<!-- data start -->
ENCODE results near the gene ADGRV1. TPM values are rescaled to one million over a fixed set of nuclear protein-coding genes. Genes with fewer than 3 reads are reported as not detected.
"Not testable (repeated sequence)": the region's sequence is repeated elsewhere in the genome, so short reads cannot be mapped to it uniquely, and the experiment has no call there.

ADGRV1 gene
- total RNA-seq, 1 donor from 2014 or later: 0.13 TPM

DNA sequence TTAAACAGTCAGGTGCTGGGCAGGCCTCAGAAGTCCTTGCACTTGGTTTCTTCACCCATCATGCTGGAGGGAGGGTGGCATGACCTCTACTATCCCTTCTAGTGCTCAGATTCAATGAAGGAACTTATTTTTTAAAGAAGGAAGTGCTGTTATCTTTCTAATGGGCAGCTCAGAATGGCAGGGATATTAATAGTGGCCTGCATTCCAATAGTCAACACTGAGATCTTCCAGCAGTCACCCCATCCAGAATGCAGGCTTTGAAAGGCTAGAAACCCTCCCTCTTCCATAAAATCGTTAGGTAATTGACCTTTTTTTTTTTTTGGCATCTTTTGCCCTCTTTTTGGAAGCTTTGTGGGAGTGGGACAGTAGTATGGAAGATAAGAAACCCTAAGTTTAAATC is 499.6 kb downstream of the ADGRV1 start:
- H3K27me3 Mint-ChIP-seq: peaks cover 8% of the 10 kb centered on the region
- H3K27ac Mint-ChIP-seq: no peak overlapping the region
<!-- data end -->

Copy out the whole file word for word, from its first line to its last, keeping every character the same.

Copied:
ENCODE results near the gene ADGRV1. TPM values are rescaled to one million over a fixed set of nuclear protein-coding genes. Genes with fewer than 3 reads are reported as not detected.
"Not testable (repeated sequence)": the region's sequence is repeated elsewhere in the genome, so short reads cannot be mapped to it uniquely, and the experiment has no call there.

ADGRV1 gene
- total RNA-seq, 1 donor from 2014 or later: 0.13 TPM

DNA sequence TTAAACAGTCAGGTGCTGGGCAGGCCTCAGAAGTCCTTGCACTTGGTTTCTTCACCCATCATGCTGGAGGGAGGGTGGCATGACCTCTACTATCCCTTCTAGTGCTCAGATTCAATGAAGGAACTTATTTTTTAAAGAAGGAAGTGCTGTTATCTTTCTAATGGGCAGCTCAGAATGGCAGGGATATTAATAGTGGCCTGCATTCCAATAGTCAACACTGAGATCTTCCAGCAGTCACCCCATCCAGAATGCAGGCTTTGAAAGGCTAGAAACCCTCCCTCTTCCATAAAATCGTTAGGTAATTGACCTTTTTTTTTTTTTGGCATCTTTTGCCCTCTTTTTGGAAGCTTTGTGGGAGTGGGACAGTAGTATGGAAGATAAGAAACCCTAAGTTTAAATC is 499.6 kb downstream of the ADGRV1 start:
- H3K27me3 Mint-ChIP-seq: peaks cover 8% of the 10 kb centered on the region
- H3K27ac Mint-ChIP-seq: no peak overlapping the region